Experts predict the strike would have cost around $300m per day
Tunisian Finance Minister Salim Besbes has announced that Thursday's planned nationwide strike, which has temporarily been called off, would have had a negative impact on the economy and hindered talks with Japanese investors
The government reached an agreement with the UGTT union after a long day of negotiations on Tuesday, after the group announced a national strike will take place on Thursday.
Besbes said that Tunisia would have lost out on $800m of investment if a delegation of Japanese investors saw the violent clashes, because they would have thought that the country is socially unstable.
The minister also revealed that social tensions had an impact on the stock market which, after around 12 percent growth in the first six months has retreated to below zero.
A number of Tunisian economists have told Arabstoday that the general strike would have cost the state about $300m per day.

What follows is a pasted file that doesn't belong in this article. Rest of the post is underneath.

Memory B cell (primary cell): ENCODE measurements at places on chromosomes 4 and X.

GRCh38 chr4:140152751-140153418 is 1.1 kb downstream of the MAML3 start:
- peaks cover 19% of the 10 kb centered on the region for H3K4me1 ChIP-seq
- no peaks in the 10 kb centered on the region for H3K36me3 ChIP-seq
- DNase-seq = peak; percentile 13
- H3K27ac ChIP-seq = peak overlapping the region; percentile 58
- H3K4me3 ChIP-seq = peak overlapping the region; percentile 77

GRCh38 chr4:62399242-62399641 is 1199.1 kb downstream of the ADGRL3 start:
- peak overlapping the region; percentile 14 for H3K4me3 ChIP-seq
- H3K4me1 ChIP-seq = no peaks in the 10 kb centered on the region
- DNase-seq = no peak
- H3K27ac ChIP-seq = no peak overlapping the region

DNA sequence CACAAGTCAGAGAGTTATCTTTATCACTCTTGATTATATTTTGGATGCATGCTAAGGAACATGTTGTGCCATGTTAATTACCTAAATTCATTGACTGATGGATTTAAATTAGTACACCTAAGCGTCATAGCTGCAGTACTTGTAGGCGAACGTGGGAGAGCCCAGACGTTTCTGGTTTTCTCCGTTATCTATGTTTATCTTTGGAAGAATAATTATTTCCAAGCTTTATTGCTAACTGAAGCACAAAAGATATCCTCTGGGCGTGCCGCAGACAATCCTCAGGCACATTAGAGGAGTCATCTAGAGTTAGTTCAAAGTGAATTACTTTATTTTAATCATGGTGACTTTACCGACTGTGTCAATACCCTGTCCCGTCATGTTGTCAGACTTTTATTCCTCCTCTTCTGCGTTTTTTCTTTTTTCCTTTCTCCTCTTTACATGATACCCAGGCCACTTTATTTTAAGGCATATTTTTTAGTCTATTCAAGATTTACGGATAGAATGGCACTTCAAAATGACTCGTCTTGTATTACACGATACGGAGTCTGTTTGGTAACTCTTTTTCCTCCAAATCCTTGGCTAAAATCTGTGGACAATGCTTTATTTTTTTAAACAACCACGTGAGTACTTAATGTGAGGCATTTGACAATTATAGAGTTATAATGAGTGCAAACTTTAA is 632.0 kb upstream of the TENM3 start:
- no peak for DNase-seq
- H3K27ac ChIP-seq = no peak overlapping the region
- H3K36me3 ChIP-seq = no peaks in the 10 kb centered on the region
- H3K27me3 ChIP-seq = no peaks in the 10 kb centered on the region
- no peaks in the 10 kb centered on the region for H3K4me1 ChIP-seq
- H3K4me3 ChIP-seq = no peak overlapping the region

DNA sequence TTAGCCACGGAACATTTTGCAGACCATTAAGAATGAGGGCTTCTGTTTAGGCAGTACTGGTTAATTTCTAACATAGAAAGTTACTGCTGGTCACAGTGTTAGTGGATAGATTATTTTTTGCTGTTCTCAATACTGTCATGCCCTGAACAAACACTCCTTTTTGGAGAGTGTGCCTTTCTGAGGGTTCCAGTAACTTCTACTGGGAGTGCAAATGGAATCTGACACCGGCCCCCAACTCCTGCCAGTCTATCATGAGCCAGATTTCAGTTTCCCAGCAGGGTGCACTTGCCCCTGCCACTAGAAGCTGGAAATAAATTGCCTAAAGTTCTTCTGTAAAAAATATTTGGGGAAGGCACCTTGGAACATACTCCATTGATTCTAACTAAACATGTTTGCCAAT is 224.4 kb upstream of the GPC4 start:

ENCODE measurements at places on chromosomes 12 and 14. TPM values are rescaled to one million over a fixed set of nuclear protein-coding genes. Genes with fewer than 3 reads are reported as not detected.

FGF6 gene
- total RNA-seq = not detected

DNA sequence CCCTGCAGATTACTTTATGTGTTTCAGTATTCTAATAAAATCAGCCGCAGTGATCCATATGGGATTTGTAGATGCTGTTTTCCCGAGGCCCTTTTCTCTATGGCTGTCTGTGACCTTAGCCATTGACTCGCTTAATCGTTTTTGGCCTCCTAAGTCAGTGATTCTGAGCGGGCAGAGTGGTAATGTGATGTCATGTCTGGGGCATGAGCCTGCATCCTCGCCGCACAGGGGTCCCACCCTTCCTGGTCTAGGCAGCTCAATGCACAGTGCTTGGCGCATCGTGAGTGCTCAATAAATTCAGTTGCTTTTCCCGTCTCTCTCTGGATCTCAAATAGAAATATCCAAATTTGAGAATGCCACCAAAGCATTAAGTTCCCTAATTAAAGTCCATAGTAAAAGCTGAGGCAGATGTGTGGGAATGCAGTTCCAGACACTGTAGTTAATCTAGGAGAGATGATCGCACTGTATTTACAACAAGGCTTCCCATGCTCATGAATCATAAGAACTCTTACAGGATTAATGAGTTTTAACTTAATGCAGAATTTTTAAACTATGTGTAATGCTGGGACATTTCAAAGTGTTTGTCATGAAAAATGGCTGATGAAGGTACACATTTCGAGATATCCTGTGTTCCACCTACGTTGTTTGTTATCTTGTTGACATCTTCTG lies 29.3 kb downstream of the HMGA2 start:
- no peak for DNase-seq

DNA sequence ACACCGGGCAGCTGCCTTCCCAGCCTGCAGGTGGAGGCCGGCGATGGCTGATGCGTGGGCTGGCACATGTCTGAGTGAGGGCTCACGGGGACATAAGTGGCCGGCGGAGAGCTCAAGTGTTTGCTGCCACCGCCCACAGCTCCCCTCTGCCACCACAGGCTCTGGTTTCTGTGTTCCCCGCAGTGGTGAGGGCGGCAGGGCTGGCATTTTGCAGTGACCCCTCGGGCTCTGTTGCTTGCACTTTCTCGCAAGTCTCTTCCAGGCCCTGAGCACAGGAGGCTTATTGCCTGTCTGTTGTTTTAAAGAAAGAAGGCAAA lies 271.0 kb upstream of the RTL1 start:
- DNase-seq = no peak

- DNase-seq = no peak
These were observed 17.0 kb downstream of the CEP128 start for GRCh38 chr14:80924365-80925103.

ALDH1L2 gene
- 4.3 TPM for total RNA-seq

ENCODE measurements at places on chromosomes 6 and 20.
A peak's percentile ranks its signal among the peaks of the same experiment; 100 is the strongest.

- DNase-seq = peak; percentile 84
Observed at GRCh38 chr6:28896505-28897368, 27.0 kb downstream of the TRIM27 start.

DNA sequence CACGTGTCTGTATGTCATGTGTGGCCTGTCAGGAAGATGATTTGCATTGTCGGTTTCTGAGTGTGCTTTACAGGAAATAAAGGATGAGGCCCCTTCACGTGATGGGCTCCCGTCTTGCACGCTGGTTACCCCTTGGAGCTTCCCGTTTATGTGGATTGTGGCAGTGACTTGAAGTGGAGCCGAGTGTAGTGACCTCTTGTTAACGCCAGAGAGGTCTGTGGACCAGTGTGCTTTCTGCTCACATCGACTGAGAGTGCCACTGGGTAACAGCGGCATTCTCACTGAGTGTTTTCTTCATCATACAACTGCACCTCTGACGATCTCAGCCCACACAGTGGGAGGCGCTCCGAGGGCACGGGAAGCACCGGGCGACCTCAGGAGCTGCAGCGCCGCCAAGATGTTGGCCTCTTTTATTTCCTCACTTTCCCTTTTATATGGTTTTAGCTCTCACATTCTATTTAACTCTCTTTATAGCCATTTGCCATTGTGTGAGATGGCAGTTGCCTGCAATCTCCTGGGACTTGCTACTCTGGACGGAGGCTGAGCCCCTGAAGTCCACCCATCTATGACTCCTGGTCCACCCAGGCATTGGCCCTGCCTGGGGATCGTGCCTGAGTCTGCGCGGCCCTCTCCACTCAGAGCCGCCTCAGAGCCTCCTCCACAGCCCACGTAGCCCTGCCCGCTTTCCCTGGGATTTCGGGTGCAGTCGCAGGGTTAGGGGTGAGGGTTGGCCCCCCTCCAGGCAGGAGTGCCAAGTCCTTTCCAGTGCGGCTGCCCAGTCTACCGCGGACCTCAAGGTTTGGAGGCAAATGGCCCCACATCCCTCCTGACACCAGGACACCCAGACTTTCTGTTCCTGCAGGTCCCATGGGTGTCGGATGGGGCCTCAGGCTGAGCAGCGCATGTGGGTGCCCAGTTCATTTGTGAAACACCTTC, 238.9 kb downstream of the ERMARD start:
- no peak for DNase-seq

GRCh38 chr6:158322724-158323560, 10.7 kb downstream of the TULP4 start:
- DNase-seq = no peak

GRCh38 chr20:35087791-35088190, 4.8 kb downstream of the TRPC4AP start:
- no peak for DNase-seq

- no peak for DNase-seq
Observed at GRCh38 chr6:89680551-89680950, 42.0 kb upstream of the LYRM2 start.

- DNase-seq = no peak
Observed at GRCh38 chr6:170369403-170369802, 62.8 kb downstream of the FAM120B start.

Meanwhile, the latest Transparency International global corruption index has seen Tunisia's corruption score drop by two points. It means the country is now the 75th most corrupt nation in the world, having lost a total of 16 points in two years.
Tunisian Prime Minister Hamadi Jebali said he will support the National Authority for Combating Corruption with the necessary human and financial resources needed to perform its function. President Mohamed Moncef Marzouki added that a number of factors can help Tunisia battle corruption including political will, an independent national monitoring group, and giving civil society organisations and active role.